Hopebridge Hopes to Stand Out in Labor Market with New Travel BCBA Role

Hopebridge Inc. hopes to win over staffers and potential employees with its new travel BCBA role.

The essence of the Indianapolis-based autism therapy provider’s pitch goes something like this: help kids, travel the country, work in areas of greatest need, receive additional training — and get paid to do all that.

Hopebridge and other autism therapy providers are grappling with severe workforce challenges.


The travel BCBA — board certified behavior analyst — is clinically identical to a traditional BCBA. However, it comes with additional leadership training from the company and the opportunity to travel to a center within Hopebridge’s 12-state footprint. It operates 138 locations, according to its website.

Professionals in the role will work a 6-month stint in a center where the need is greatest.

“The ideal candidate is somebody who loves the science of ABA, loves maintaining their caseload, but also likes adventure and some flexibility and wants to see different parts of the United States that still serve the mission,” Hopebridge Chief Clinical Officer Jana Sarno told Behavioral Health Business.


Founded in 2004 in Kokomo, Indiana, the company is also focused on expanding “360 care services” in its centers early in the tenure of its new CEO, David McIntosh.

At Hopebridge, children engage in applied behavior analysis (ABA) and other services for 18 to 24 months. Travel BCBAs may be redeployed or reassigned to the same locations to continue care.

The 6-month timeframe is inspired by the typical health plan authorization timeframe for care, Sarno said, adding it’s a natural timeframe to reassess where and how employees are working.

Travel BCBAs are supplements to a center’s permanent BCBAs and registered behavioral technicians (RBTs); they are not meant to replace staff. But they would be expected to be leaders in their centers.

BCBAs assess and develop treatment plans for children with autism and other health conditions. BCBAs work directly with children. However, RBTs frequently carry out treatment plans.

The program was inspired by programs meant to bring skilled professionals to areas of significant need, such as Teach for America and Doctors Beyond Border, Hopebridge’s McIntosh said in a news release.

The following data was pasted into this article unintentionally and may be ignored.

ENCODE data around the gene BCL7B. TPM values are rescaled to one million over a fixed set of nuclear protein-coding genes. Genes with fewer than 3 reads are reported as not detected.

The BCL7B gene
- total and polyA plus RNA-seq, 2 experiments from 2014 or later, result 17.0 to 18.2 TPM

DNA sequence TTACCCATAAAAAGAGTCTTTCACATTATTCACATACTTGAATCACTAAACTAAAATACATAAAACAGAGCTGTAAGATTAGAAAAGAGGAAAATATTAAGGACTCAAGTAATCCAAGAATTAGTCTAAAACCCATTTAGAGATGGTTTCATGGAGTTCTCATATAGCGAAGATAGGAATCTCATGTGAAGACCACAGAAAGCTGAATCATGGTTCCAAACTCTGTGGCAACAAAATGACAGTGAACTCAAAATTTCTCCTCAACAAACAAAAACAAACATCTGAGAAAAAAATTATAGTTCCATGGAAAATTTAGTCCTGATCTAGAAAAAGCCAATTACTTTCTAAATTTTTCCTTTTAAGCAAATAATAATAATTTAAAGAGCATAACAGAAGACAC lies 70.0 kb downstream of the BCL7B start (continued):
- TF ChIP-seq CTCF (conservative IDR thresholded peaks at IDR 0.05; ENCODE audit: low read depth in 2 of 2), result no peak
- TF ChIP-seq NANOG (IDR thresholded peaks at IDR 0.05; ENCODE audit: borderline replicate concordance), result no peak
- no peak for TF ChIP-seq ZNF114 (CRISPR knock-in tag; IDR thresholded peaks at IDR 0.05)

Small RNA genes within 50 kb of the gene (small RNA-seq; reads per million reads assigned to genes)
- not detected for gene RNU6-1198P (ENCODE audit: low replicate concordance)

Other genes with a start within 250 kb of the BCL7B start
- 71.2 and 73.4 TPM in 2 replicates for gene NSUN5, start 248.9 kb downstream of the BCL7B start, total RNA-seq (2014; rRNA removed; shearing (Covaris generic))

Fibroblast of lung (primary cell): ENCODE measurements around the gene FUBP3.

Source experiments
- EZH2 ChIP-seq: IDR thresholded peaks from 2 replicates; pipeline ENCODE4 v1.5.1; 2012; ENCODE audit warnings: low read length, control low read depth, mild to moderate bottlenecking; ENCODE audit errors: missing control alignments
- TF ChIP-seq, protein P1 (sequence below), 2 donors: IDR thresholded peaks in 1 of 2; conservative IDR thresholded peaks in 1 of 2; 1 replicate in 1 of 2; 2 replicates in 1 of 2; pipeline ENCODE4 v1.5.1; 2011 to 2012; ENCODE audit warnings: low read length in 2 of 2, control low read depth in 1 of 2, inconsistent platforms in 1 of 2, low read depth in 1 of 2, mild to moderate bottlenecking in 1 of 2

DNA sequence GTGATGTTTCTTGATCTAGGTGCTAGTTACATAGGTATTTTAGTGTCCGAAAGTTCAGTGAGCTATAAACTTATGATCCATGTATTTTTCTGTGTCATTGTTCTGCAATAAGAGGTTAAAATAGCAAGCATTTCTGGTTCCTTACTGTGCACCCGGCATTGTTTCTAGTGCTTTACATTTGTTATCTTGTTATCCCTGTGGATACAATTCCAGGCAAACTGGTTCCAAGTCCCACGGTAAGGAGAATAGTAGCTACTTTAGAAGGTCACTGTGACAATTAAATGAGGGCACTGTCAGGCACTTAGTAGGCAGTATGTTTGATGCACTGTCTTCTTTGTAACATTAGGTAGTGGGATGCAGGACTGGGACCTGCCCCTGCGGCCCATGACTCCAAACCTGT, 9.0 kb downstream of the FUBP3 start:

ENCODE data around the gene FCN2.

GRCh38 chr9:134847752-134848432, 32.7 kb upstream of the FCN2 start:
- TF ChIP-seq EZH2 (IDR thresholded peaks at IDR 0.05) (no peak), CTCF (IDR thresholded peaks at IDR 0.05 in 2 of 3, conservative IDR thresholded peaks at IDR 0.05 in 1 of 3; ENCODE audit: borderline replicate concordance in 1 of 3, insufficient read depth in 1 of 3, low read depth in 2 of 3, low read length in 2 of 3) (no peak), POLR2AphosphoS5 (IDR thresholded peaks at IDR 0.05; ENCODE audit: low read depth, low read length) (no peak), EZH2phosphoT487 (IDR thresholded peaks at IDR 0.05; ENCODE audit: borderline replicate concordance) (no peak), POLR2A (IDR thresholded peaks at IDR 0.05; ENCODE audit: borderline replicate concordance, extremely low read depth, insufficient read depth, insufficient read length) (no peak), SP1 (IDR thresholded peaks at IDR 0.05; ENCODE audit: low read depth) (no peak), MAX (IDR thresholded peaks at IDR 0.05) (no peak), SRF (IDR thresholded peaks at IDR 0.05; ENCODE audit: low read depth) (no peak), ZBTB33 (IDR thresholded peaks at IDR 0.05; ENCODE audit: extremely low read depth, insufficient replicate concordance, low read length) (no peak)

“We thought, why can’t we offer the same exciting opportunity for clinicians in behavioral health?” McIntosh said. “The introduction of the travel BCBA role represents our commitment to extending our reach and impact, and we hope that passionate BCBAs will be intrigued by the adventure.”

Hopebridge piloted the program with one BCBA, Alycia Link. In a blog about her experience, Link said she felt she could make the greatest impact in the world by traveling.

“I want to make an impact on the deepest level, which often means being sent to newer centers that don’t yet have BCBAs or supporting those who are just starting out in order to help create a steady base for our families,” Link said.

Hopebridge will hire travel BCBAs on a scale of “10 or 20” in the coming months.

“We know there’s a need out there and want to meet that need in the best possible way,” Sarno said.

The autism therapy segment is struggling with a crushing demand for services and a shortage of providers to meet that demand. One study finds that 28% of U.S. counties do not have any practicing RBTs or BCBAs.

The workforce challenges have had devastating real-world impacts. Most recently, Doylesville, Pennsylvania-based Invo Healthcare will shutter its center and home autism therapy services and focus on its school-based behavioral health business.

While different in vital ways, the travel BCBAs somewhat parallel the rise of travel and temporary work in the physical health care segment.

The nursing shortage was exacerbated by the pandemic. As a result of the increased demand for nurses, travel nurse pay doubled in 2020 and 2021. Some estimates suggest the number of travel nurses in the U.S. has doubled.

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